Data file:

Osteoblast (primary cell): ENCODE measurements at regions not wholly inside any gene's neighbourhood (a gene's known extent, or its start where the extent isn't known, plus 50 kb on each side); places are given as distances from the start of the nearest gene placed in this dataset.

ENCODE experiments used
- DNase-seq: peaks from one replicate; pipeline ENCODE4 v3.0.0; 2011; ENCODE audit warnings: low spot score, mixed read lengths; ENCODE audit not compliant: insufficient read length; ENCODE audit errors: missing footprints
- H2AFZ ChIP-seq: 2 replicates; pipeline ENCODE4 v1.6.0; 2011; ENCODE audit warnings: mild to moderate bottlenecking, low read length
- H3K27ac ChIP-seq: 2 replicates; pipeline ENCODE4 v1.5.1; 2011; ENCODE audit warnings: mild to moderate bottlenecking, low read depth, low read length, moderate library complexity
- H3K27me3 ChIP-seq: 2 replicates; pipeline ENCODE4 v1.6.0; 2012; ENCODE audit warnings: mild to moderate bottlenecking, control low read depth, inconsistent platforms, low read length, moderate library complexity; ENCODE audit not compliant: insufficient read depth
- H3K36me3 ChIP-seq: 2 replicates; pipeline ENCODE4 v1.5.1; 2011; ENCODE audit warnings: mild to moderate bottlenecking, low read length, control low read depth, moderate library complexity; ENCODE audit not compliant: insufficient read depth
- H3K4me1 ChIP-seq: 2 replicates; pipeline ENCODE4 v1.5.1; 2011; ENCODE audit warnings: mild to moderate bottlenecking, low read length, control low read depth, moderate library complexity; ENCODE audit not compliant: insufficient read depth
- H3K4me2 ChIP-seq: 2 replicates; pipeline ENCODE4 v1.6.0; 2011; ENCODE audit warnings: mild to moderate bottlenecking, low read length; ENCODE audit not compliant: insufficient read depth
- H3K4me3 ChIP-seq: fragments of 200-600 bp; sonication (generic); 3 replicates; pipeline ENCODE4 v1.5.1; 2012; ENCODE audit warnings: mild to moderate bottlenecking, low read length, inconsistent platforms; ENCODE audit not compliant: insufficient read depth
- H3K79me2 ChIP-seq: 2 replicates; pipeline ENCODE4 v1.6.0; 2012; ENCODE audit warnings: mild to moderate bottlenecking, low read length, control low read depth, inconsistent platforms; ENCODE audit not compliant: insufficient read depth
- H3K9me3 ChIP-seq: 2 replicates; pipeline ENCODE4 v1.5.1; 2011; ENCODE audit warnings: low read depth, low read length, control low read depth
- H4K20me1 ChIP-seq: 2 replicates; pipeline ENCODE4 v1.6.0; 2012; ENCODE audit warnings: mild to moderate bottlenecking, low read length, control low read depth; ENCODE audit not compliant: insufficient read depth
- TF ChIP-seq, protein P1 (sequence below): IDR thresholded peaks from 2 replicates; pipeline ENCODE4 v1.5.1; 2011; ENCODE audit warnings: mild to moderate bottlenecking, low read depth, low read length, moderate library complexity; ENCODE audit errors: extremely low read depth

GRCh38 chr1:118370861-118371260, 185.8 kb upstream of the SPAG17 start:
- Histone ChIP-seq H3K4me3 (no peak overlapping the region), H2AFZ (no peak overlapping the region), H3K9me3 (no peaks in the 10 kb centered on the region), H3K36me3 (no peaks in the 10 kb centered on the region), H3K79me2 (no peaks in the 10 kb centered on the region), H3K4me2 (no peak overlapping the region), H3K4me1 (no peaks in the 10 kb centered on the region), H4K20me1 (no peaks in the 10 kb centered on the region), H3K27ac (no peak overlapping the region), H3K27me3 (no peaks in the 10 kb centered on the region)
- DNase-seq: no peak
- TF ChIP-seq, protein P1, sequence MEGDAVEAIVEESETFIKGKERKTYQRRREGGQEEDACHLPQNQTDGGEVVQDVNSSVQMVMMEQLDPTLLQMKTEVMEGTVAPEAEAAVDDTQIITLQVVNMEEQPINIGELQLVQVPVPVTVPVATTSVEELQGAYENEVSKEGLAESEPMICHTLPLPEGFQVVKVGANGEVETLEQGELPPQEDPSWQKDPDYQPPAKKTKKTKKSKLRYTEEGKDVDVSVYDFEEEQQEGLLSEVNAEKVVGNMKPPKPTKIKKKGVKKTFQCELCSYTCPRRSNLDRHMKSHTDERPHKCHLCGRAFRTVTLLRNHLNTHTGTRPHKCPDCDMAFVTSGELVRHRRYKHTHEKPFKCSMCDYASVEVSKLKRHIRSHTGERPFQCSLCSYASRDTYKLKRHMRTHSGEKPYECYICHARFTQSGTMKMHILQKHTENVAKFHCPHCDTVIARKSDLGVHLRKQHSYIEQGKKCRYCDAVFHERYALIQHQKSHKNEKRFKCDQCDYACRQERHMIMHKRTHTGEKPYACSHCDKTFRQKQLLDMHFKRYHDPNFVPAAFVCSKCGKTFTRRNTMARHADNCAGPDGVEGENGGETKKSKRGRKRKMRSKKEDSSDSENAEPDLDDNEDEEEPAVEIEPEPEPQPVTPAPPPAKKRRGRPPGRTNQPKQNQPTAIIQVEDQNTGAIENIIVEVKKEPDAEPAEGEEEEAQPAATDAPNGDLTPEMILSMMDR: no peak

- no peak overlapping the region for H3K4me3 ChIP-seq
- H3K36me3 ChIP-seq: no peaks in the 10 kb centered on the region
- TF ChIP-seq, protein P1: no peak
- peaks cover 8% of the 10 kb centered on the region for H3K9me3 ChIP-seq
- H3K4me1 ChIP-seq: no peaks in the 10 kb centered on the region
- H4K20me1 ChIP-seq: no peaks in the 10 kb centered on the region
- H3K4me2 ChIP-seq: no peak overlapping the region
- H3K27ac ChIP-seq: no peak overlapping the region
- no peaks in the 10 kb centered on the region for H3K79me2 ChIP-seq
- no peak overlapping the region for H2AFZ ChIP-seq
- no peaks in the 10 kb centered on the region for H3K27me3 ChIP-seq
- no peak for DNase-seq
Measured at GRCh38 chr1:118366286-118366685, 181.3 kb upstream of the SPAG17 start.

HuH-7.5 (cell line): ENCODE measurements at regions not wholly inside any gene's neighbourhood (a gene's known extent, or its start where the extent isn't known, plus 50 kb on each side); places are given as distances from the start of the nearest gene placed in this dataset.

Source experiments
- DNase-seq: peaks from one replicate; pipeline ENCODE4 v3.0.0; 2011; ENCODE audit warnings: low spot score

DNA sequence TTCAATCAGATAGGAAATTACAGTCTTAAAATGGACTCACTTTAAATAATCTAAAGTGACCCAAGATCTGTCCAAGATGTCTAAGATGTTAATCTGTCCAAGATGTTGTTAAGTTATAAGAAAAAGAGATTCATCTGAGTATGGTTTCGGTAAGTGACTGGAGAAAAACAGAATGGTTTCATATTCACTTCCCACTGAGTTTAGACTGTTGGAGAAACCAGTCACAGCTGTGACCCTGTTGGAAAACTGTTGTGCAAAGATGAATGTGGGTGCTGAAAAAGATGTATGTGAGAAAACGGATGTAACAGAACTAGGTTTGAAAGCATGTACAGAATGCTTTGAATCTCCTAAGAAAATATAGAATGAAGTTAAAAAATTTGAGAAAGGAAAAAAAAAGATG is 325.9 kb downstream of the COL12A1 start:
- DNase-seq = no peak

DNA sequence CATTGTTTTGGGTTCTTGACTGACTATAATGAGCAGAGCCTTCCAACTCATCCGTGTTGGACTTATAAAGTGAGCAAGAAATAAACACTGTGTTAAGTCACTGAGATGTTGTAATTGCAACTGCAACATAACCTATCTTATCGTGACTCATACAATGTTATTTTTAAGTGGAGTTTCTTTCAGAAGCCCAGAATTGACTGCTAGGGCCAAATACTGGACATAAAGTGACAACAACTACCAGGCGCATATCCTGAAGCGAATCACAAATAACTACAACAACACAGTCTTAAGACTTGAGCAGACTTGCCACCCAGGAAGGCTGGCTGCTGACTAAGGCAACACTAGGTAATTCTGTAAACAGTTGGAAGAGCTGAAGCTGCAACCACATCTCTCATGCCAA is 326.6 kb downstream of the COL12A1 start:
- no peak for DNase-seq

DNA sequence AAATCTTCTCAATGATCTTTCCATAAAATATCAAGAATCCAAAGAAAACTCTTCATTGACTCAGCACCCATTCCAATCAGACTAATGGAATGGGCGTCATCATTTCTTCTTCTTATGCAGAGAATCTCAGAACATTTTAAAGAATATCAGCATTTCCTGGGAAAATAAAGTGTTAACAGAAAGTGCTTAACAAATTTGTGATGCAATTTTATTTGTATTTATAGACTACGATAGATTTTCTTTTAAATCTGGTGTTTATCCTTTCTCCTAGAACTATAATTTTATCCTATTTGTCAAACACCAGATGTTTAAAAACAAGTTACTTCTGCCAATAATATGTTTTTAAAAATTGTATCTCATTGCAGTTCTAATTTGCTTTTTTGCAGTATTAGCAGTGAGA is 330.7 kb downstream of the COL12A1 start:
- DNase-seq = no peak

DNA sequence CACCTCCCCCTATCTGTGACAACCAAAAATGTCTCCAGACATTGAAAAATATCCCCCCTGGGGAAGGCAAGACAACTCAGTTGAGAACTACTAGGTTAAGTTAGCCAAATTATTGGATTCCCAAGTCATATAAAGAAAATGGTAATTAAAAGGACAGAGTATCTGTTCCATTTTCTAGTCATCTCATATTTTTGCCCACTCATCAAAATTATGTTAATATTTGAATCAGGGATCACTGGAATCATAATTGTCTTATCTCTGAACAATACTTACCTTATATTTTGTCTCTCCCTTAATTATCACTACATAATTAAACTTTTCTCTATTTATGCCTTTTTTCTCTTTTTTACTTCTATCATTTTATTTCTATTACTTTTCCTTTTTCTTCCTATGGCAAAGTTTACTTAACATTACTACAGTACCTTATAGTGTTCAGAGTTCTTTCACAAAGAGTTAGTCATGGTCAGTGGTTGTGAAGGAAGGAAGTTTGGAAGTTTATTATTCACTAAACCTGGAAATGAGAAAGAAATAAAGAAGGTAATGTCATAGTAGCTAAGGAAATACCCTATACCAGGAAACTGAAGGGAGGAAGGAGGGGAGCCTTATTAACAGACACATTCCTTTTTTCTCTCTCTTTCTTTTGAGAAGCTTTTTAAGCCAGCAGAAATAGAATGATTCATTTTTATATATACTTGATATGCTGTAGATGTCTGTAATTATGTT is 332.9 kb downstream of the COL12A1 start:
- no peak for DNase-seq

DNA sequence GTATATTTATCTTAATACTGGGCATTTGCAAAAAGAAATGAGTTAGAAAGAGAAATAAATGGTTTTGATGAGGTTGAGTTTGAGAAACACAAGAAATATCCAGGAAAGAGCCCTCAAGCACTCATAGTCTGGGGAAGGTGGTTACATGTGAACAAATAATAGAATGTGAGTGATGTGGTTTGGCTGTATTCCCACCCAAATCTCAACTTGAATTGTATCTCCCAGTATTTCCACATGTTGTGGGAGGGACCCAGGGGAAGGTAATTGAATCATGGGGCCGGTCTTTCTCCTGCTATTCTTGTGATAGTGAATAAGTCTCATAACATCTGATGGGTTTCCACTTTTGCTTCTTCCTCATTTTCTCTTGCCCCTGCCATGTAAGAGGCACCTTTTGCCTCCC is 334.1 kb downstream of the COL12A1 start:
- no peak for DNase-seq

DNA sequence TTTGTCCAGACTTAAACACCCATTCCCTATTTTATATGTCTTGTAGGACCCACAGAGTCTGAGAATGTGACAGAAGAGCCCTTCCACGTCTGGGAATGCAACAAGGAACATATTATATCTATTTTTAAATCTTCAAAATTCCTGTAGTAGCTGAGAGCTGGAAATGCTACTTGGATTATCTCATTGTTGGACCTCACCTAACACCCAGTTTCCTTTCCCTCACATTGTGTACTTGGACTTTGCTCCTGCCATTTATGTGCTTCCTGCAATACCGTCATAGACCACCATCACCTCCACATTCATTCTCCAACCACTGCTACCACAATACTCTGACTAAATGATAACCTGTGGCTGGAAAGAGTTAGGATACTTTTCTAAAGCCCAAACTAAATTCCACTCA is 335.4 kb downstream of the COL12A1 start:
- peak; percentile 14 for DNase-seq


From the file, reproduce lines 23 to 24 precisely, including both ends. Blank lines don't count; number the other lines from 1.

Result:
- H3K4me1 ChIP-seq: no peaks in the 10 kb centered on the region
- H4K20me1 ChIP-seq: no peaks in the 10 kb centered on the region